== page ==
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NIFHA | News | GUEST BLOG: John Paterson,…
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GUEST BLOG: John Paterson, Director, ARK Consultancy

Published on: 15 June, 2017

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John Paterson, Director from ARK Consultancy sees exciting development opportunities ahead for Northern Ireland’s social housing sector. To prosper the sector needs the right skills, products and partnerships in place.

The Belfast Telegraph reported last week that the Northern Ireland housing market is in “very good shape”. The evidence? A return of rising house prices and high sales demand.

The real “shape” of the Northern Ireland Housing Market remains unbalanced. And the biggest single problem remains one of housing supply.

Positively, Department for Communities statistics suggest some room for optimism. The number of new housing ‘starts’ in 2015/16 was at its highest level in five years. Encouragingly, our sector has driven a large proportion of this improvement with social housing starts up by 58 per cent from the previous year.

So what can we do now to further build on this success?

  • Working better together through partnerships – even if resources were unlimited, we can’t do it on our own. Modern housebuilding relies on a complex set of interdependent relationships between diverse specialists. So, the sector needs to get good at working with everyone from land agents, housebuilders, local councils and funders, to supply chain partners. We could achieve even more by looking at a wider range of ways to combine the sector’s buying power, resources and skills.
  • Continuing to innovate with new products – while there’s clearly huge demand for affordable homes, we shouldn’t mistake this for people necessarily wanting what may have been provided in the past. Uniform or mono-tenure estates have proved problematic, and what many local people really want is to choose a tenure or accommodation option that suits their circumstances at different stages of life.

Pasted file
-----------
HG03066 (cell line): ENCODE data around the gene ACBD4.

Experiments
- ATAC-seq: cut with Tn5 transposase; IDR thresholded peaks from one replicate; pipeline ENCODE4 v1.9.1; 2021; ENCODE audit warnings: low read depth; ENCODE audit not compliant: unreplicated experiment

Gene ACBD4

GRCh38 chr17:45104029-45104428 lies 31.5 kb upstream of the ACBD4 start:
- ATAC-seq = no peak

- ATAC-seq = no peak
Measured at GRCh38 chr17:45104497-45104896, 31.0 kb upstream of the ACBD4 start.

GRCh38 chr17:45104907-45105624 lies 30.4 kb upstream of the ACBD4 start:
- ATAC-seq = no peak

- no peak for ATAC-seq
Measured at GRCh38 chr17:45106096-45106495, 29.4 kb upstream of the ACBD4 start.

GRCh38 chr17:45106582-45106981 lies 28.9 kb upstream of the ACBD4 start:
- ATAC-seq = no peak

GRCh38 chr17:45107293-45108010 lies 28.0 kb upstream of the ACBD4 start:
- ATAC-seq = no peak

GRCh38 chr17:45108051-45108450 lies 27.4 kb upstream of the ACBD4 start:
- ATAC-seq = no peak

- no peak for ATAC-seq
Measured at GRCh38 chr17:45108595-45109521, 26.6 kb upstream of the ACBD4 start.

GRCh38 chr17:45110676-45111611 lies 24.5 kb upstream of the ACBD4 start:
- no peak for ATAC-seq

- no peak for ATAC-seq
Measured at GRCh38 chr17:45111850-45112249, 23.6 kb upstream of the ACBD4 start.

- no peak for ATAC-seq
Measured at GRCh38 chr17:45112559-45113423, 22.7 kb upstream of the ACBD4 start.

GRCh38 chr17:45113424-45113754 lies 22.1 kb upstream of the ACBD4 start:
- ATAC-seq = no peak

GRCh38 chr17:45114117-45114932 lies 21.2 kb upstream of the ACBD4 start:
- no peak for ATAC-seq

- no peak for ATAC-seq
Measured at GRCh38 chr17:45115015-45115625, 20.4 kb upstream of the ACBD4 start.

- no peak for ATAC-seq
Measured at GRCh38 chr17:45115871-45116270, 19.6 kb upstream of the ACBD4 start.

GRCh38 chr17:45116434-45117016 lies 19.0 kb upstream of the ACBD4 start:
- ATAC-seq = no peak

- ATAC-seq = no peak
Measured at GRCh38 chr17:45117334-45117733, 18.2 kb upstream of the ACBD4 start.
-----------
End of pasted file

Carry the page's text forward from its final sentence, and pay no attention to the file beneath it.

• Embracing new production methods – there may be resistance but to build homes at scale fast we have to explore modern methods of construction including off-site manufactured and other quick-build homes. This approach can create new employment opportunities.
  • Focussing on jobs and skills – recent research has highlighted that the adverse influence of a lack of skills on Northern Ireland’s construction sector. Britain’s exit from the European Union may further reduce the availability of skilled construction labour. Development activity needs to focus on not only local jobs but also maximising skills for the future through training and apprenticeship schemes. Local jobs and apprenticeships may also help build community support for development where there has been opposition in the past.
  • Leading regeneration and place-shaping – constructing dwellings is the easy bit. The sector will really be judged on how well we are able to create and sustain pleasant, thriving communities where people want to stay. Health, education, transport, shops, leisure and other community amenities provide the vital glue to bind new neighbourhoods together. We need to think through how the sector will lead the regeneration and place-shaping agenda.

The sector’s track record has shown that we can provide the homes and communities we all want to see in Northern Ireland. Indeed as a sector, with the support of policy-makers we have the skills and the determination to help address the housing supply challenge.

For further information on ARK Consultancy, click here.

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